So the judgment of God in destroying or taking the life of everyone in the exodus generation except for Joshua and Caleb does not mean that those people were not justified with eternal life in heaven, but after they were justified and saved they were disobedient and there were consequences to their disobedience after salvation.

 

That episode is referred to in two passages in the New Testament, one is in Hebrews and the other is in 1 Corinthians 10. In Hebrews 3 & 4 there is a section where the writer of Hebrews is encour aging his recipients to not give up. They were under persecution and hostility from other Jews because they had become Christians, believers in Jesus as the Messiah, and so if they give up their faith it is not that they would lose their eternal life but they would lose rewards and blessing both in time and in eternity. So there is a warning not to give up. The analogy is to that exodus generation which because of unbelief didn't enter into the blessing that God was going to give them. It was a blessing in time entering into the land. 

 

Hebrews 3:16-19 NASB "For who provoked {Him} when they had heard [the promise of God to give them the land]? Indeed, did not all those who came out of Egypt {led} by Moses? And with whom was He angry for forty years? Was it not with those who sinned, whose bodies fell in the wilderness? And to whom did He swear that they would not enter His rest, but to those who were disobedient? {So} we see that they were not able to enter because of unbelief."

 

"His rest" is not talking about the millennial kingdom; it is not talking about a higher level of spirituality; it is talking about the rest God promised the Israelites once they entered the land as a place of temporal blessing. But they were prohibited from entering into that rest, but that did not negate any of God's other promises to them. They could not enter in because of unbelief.

 

There are a lot of Christians who have unbelief most of their Christian life and at the judgment seat of Christ they are still going to be saved but will not have any eternal rewards. They are going to enter "as through fire"—1 Corinthians 3.

 

Hebrews 4:1 NASB "Therefore, let us fear if, while a promise remains of entering His rest, any one of you may seem to have come short of it." Here "entering His rest" is used as a metaphor transferring it to the Millennium and our ruling and reigning with Him in the future kingdom. [2] "For indeed we have had good news [the Word, the message] preached to us, just as they also; but the word they heard did not profit them, because it was not united by faith in those who heard." So the issue: They had a message. That message was from God saying, "I am going to give this real estate; it's yours." All they had to do was trust Him to take it. God had already given it so the issue was, "Will you trust me in how to take it?" They failed to believe that God had already given that to them so they exercised a lack of faith.

 

This is the same episode mentioned in 1 Corinthians 10:1-11. Paul uses the same example to warn and encourage the Corinthian believers. 

1 Corinthians 10:1 NASB "For I do not want you to be unaware, brethren, that our fathers were all under the cloud and all passed through the sea." These are terms used to represent baptism or identification with Moses. [2] "and all were baptized into Moses in the cloud and in the sea." They are identified with Moses in terms of his faith and moving to a new life. This is another indication they all were saved and were a regenerate generation. [3] and all ate the same spiritual food [manna]; [4] and all drank the same spiritual drink [the water from the rock], for they were drinking from a spiritual rock which followed them; and the rock was Christ." That whole generation drank from the spiritual rock of Christ. They internalized the messianic promise of God, so the whole generation is soteriological secure in a future in heaven. [5] Nevertheless, with most of them God was not well-pleased…" Why? Because of disobedience. It was not that they were unbelievers but that they were exercising unbelief in terms of the day-today promise of God. "…for they were laid low in the wilderness."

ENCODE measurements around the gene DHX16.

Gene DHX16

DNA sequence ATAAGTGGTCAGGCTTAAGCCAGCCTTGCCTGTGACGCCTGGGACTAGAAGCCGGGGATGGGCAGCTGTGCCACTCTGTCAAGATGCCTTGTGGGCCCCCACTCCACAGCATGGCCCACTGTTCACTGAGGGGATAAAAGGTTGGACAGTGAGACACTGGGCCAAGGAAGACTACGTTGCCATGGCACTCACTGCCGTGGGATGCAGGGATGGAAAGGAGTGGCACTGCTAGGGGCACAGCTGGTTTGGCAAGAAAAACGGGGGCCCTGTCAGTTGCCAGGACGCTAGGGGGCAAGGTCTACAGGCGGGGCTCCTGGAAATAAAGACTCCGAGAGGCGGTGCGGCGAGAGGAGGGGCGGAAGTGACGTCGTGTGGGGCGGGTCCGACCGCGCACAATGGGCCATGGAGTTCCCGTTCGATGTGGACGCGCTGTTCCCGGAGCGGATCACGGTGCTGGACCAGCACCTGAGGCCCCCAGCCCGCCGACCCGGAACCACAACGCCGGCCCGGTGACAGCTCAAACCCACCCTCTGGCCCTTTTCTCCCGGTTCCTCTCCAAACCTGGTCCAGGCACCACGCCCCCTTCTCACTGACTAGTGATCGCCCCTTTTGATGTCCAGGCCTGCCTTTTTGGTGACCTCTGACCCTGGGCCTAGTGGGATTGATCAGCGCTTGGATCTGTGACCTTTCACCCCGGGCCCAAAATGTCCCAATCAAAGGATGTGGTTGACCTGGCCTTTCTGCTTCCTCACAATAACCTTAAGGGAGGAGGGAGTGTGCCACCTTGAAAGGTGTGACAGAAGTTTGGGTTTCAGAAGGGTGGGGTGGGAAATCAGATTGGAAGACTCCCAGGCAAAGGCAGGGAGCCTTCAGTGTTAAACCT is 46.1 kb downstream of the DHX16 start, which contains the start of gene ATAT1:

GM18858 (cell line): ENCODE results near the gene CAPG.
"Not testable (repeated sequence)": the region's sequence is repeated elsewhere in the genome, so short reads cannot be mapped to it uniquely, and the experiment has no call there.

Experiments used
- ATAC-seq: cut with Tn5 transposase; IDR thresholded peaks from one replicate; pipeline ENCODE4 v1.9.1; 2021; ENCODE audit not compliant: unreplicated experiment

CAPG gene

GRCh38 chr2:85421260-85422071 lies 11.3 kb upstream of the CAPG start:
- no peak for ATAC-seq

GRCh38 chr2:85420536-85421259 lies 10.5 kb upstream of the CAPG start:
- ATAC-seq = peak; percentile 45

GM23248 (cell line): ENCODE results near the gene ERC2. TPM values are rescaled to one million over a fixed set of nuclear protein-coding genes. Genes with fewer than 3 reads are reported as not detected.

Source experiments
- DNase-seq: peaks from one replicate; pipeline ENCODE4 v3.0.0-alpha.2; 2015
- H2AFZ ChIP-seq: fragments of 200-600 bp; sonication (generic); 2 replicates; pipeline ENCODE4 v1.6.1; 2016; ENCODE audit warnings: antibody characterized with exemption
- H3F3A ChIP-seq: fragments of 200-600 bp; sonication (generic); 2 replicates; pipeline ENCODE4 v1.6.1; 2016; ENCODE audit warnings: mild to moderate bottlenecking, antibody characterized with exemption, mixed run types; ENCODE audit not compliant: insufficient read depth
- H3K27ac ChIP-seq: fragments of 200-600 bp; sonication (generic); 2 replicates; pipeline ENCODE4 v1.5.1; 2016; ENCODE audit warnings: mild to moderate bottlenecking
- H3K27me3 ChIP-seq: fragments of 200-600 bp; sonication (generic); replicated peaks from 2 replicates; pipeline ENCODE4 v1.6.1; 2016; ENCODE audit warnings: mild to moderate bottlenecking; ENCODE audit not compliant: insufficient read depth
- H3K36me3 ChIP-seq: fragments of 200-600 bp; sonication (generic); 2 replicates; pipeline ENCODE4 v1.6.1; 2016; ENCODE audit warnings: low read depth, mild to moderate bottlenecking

Think about this. There was a generation of about two and a half to three and a half million people who were going to spend forty years travelling in a rather small area of the Sinai peninsular and every day they would bury on the average about 12-15,000 people. So there was going to be a constant reminder that they were out of God's blessing and under condemnation.

 

How did these things happen? They happened first of all because they were disobedient, and second as an example to us. [6] "Now these things happened as examples for us, so that we would not crave evil things as they also craved." What were they carving for? They were lusting for the leeks and the garlic of Egypt. They just wanted to go back to their comfort zone. Does that mean it is evil to eat seasoned with garlic and onions? No, but what is evil is giving up the blessings and freedom that God has given us so that we can wallow in carnality, self-indulgence and self-absorption. That was the idolatrous aspect. It wasn't necessarily that they were creating an idol out of gold, silver or wood, although they did that when they convinced Aaron to make the idol of the bull. But they also made an idol of their own desires and their own lusts and appetites.